Evolution has a way of reminding us that we were once very strong, or very weak, depending on the circumstances. Our DNA is like the rings on a tree, with a basic structure built upon by eons of change that manifest itself as a fork in the evolutionary branch that produces a certain trait that may be particularly useful. An interesting twist to these ‘rings’ on our DNA is when foreign DNA is incorporated into our own, especially from viruses. These are called HERVs, or Human Endogenous Retroviruses.
One study that was just published in February in the Proceedings of the National Academy of Sciences found nineteen non-human DNA virus DNA sequences in our own genes, possibly when they infected our ancestors many thousands of years ago. One of them is a complete virus DNA structure copy in its entirety. The study looked at over 2500 DNA samples from people all over the world, a large number of them from Africa, the ancestors of modern man. This is in addition to 17 other sequences found over the last few years by various other studies.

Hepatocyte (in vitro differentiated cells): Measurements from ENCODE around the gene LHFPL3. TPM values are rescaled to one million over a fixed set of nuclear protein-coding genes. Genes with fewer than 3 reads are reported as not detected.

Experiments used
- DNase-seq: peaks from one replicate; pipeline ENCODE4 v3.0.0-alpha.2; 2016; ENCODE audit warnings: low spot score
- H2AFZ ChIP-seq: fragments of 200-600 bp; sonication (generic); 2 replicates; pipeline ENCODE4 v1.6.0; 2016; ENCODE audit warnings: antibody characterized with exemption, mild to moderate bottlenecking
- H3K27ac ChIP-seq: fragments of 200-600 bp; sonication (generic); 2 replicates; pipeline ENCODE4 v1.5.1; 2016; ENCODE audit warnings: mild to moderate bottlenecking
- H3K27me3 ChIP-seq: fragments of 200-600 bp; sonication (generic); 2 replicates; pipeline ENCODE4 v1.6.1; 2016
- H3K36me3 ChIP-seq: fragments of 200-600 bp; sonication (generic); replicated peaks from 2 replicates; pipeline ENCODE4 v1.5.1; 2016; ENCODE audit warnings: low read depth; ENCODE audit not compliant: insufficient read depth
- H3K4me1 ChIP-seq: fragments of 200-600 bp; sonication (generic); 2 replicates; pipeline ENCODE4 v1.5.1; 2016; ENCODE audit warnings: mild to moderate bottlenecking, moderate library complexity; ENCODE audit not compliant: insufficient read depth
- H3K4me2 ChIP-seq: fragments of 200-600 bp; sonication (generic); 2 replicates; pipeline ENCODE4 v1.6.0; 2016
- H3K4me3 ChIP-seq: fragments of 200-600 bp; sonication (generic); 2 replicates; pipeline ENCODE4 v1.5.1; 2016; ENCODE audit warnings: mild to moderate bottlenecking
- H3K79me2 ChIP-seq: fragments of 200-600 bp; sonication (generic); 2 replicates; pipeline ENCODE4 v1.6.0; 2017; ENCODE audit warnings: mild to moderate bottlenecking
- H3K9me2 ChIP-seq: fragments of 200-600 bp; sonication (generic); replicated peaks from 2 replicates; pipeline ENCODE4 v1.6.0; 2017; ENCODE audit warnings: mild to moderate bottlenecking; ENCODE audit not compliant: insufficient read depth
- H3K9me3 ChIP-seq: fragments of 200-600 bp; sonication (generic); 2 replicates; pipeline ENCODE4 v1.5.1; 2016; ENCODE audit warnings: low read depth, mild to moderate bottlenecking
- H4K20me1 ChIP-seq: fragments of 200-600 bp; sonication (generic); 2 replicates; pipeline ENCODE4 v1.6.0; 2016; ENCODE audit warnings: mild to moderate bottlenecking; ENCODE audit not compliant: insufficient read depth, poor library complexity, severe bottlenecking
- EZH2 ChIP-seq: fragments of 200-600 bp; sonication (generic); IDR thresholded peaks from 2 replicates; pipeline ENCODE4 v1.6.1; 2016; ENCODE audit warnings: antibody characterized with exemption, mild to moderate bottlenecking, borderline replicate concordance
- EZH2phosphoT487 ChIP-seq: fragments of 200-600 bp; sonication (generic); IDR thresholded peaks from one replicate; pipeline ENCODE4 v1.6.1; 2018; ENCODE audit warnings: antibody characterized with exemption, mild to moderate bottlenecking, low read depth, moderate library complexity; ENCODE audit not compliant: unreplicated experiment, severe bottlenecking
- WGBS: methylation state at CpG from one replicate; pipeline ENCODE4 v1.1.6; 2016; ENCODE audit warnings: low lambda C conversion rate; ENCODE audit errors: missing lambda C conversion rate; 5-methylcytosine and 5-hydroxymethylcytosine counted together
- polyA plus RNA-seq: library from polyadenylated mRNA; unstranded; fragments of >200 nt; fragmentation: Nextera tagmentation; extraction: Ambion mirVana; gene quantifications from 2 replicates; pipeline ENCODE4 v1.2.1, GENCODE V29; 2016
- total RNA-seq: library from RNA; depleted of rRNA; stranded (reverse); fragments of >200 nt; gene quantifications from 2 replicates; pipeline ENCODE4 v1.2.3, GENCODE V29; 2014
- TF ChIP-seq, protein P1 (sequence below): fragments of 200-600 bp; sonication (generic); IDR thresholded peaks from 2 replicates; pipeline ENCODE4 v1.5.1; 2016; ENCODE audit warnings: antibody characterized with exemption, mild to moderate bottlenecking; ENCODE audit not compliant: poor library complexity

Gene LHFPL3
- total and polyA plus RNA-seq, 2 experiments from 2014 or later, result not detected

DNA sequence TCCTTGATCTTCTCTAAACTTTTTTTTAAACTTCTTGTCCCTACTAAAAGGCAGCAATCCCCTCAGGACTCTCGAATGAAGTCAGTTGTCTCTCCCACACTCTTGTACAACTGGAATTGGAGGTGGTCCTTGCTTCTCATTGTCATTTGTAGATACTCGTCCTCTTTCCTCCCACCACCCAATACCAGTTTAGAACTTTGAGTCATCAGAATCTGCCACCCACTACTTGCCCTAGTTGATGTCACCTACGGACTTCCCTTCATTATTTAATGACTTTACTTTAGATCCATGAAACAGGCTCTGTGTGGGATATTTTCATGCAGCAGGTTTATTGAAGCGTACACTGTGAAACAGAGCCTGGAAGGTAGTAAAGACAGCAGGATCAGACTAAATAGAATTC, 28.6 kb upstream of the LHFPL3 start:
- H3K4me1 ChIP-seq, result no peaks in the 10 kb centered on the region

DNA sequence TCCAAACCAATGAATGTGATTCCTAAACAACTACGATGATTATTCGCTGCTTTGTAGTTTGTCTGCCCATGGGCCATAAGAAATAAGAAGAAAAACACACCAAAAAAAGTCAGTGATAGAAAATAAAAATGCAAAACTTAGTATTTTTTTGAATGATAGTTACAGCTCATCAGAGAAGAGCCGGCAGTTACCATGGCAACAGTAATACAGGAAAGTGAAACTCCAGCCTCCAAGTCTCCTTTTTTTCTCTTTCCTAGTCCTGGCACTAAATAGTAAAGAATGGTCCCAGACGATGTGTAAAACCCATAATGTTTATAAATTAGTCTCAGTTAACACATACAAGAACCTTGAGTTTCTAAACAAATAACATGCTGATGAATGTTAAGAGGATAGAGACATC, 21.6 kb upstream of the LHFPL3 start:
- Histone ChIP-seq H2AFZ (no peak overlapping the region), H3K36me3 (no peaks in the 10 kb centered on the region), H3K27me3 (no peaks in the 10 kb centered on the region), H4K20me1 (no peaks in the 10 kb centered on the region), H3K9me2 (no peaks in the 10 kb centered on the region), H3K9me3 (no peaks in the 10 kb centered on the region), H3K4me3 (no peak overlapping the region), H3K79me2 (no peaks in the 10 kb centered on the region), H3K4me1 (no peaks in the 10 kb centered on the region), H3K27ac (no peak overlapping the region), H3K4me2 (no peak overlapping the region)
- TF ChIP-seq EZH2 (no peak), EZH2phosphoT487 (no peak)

So HERVs is the name given to the ancient viruses that once infected our ancestors and inserted themselves into our DNA. One of these ‘retroviruses’ includes the HIV virus, which causes AIDS. During infection, a DNA copy of the viral RNA genome is permanently integrated into the nuclear DNA of the body’s cell as a provirus. The body’s own DNA replicating system keeps making copies of the retrovirus DNA and thinks it part of the human genome. Some HERV sequences have actually allowed humans to evolve useful traits, like the cell layer around the fetus that protects it from toxins in the mother’s blood.
The new HERVs could be capable of being infectious, which would allow further studies into large scale epidemics that wiped out large numbers of people, historically. It would also give insight into the methods of how the virus got incorporated into human DNA. Unfortunately, not all HERVs have been found yet since a very large sampling of people and their DNA is needed to be able to find all the HERVs.Source: PNAS